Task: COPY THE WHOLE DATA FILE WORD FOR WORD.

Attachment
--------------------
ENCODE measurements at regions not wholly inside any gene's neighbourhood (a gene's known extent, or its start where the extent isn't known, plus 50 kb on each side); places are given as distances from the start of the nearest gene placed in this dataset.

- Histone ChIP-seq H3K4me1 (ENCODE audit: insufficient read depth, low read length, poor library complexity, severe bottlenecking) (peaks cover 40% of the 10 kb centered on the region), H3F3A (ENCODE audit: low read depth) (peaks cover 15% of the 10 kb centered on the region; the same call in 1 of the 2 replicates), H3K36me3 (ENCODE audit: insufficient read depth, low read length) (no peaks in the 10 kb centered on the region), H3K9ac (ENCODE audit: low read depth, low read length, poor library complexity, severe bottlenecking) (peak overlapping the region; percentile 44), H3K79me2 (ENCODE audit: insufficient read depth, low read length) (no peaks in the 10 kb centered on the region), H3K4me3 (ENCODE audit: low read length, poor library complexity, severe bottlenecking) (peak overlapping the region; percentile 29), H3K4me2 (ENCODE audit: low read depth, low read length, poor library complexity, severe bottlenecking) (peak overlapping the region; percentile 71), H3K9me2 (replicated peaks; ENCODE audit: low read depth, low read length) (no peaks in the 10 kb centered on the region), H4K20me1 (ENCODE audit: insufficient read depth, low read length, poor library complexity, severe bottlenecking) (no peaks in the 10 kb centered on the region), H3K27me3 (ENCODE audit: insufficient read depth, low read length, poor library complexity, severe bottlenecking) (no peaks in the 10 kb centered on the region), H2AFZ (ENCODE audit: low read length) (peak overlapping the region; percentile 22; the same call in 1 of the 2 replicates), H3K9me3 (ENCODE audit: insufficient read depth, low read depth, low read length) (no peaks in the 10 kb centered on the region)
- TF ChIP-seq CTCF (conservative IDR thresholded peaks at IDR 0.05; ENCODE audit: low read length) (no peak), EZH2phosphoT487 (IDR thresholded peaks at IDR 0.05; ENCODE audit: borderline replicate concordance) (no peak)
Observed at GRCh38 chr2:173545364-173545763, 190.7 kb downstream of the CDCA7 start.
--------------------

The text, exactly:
ENCODE measurements at regions not wholly inside any gene's neighbourhood (a gene's known extent, or its start where the extent isn't known, plus 50 kb on each side); places are given as distances from the start of the nearest gene placed in this dataset.

- Histone ChIP-seq H3K4me1 (ENCODE audit: insufficient read depth, low read length, poor library complexity, severe bottlenecking) (peaks cover 40% of the 10 kb centered on the region), H3F3A (ENCODE audit: low read depth) (peaks cover 15% of the 10 kb centered on the region; the same call in 1 of the 2 replicates), H3K36me3 (ENCODE audit: insufficient read depth, low read length) (no peaks in the 10 kb centered on the region), H3K9ac (ENCODE audit: low read depth, low read length, poor library complexity, severe bottlenecking) (peak overlapping the region; percentile 44), H3K79me2 (ENCODE audit: insufficient read depth, low read length) (no peaks in the 10 kb centered on the region), H3K4me3 (ENCODE audit: low read length, poor library complexity, severe bottlenecking) (peak overlapping the region; percentile 29), H3K4me2 (ENCODE audit: low read depth, low read length, poor library complexity, severe bottlenecking) (peak overlapping the region; percentile 71), H3K9me2 (replicated peaks; ENCODE audit: low read depth, low read length) (no peaks in the 10 kb centered on the region), H4K20me1 (ENCODE audit: insufficient read depth, low read length, poor library complexity, severe bottlenecking) (no peaks in the 10 kb centered on the region), H3K27me3 (ENCODE audit: insufficient read depth, low read length, poor library complexity, severe bottlenecking) (no peaks in the 10 kb centered on the region), H2AFZ (ENCODE audit: low read length) (peak overlapping the region; percentile 22; the same call in 1 of the 2 replicates), H3K9me3 (ENCODE audit: insufficient read depth, low read depth, low read length) (no peaks in the 10 kb centered on the region)
- TF ChIP-seq CTCF (conservative IDR thresholded peaks at IDR 0.05; ENCODE audit: low read length) (no peak), EZH2phosphoT487 (IDR thresholded peaks at IDR 0.05; ENCODE audit: borderline replicate concordance) (no peak)
Observed at GRCh38 chr2:173545364-173545763, 190.7 kb downstream of the CDCA7 start.